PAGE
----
On the downside, this threads the needle between privacy and security. It will for sure be a fun debate…
Add to these three things the fact that companies are now looking to hire people who understand the stack of networking technologies (read more about it here) and you’ll realize that you must learn as many technologies as possible to be successful in IT.
You’ll still need to specialize down the road, don’t get me wrong. But, in order to stand out from the crowd during the early days of your career and to collaborate in “full stack” IT teams, you’ll need to get a networking foundation that includes as many relevant technologies as possible.
But you won’t hear Cisco talk about it, no not them. They make too much money from their certification programs which, of course, are very famous. But, haven’t even adapted to the company’s plans.
So, until they don’t adjust their training programs to meet the demands of the future, they will remain silent about this topic and keep making a fortune off of the huge brand they’ve built.
They’re already busy building an intelligent network, and training isn’t even their core operation. Like it or not, education is just an additional revenue stream for them. They’re just a giant company that needs to keep growing to make sure their stockholders stay happy.
The network of the future calls for the network engineer of the future. And the network engineer of the future is a full stack network engineer.
A full stack network engineer knows networking, security, cloud and automation. The last one probably being one of the most important skills of the immediate future.
Full stack network engineer are/will be professionals, although specialized in one or two areas, who understand how all the components of modern networks must work together in order to operate smoothly, and who are able to communicate and collaborate across areas of IT.
Thus, helping companies streamline their operations and avoid hiring people to manage each one of the technologies they choose to incorporate in their environments.
IT professionals will need to become full stack network engineers or be rendered obsolete by their colleagues before they can say “let’s wait and see what happens.”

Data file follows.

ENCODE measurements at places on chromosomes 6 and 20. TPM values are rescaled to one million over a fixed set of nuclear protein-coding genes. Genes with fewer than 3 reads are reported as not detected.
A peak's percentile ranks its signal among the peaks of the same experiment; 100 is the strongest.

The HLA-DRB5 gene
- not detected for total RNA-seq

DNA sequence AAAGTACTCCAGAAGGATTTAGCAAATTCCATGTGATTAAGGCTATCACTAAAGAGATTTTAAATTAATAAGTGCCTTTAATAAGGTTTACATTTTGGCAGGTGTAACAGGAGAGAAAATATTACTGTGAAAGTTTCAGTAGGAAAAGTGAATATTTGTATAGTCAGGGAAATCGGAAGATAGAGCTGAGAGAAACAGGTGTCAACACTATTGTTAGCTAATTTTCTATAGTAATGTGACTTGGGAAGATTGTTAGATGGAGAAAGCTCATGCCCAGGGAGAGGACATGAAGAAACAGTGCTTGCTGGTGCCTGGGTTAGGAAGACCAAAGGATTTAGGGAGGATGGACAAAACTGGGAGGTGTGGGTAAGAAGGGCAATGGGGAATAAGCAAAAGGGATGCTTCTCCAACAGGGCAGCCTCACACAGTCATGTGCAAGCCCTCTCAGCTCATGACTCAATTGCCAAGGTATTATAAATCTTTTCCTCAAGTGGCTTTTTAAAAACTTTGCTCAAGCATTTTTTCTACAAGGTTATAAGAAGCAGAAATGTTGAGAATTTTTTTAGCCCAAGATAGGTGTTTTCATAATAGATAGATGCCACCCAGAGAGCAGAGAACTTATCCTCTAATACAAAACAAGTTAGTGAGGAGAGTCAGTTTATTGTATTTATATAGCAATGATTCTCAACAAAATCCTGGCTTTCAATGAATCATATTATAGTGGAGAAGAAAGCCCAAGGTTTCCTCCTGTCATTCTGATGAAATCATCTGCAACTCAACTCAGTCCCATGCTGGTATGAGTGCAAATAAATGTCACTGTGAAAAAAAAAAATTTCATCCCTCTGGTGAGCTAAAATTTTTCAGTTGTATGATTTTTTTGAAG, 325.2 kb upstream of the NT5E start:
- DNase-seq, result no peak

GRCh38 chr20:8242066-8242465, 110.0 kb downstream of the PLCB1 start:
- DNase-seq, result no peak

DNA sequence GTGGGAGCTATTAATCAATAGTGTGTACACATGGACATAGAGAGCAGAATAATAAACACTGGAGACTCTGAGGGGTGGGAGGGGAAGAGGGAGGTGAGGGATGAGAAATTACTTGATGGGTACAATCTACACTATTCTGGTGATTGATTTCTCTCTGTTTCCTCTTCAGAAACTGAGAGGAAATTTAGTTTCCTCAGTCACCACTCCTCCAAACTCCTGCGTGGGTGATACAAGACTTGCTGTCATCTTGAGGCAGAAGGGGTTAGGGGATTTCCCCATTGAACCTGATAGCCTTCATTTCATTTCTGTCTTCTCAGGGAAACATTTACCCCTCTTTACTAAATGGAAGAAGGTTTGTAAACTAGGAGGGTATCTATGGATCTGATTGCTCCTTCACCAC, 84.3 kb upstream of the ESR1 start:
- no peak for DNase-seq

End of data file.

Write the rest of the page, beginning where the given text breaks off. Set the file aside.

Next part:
On the other hand, those who take action immediately will be able to redeem the rewards of being action takers, since they will build some of the most coveted skill sets of the near future.
But how can you take advantage of the fact that training programs are still forcing people to focus in one area at a time?
That’s a question that you’ll have to figure out on your own. According to the Bureau of Labor Statistics there will be hundreds of thousands of open networking jobs in the upcoming years and not enough people to fill them.
Despite this, IT training programs and mainstream certifications haven’t done anything about it.
Where are the full stack training programs?
People keep spending time and money thinking that they are getting the latest and most up-to-date education but this is not the case.
Instead, schools teach outdated curriculums and stretch them out so far that they take a million years to complete (in technology years, of course).
Same goes for entry/associate level certification that are wrongfully thought to be the answer to all of people’s problems when in reality they don’t provide any sort of hands-on experience.
Related: The best an easiest ways to get IT hands-on experience
Sadly, all that time and effort invested in getting technical certs ends up being to get past HR. Sure, you’ll get through them and maybe even get the job. But, what happens next?
Are you most likely to stand out from the crowd and make your bosses love you (and maybe even promote you) by showing them your fancy diploma with medieval letters and a shiny frame, or by actually getting shit done?
Ask yourself that question…
Full stack network engineers must understand everything. They don’t have to be the ultimate expert but they must have an underlying foundational knowledge that will allow them to succeed.
This type of engineer is the network engineer of the future. Like it or not, these are the people companies are looking to hire already; even before the announcement of The Network Intuitive was made.
It’s up to you. You can either be among those who jump on trends and are always looking for an edge, or you can wait and witness how your peers, in one or two years, will pass you by like if you were moving backwards.
Don’t lie to yourself. If you’ve read all the way to here, you probably have all the motivation, drive and self-disciple that it takes to be successful in IT (that will never change, at least for now).
So be smart about how you will take advantage of this new trend because it can be the deciding factor on whether it takes you 15 years or 4-5 years to reach a top position paying you a great salary with great benefits.
You can learn more about becoming a full stack network engineer here.
I know of two people who recently went through all of the Cisco classes at a local college, but failed the Cisco exam because the professor didn’t update his curriculum to match that of Cisco’s, because he wasn’t keeping abreast of what Cisco is doing. So, the exam covered material that was never covered in class.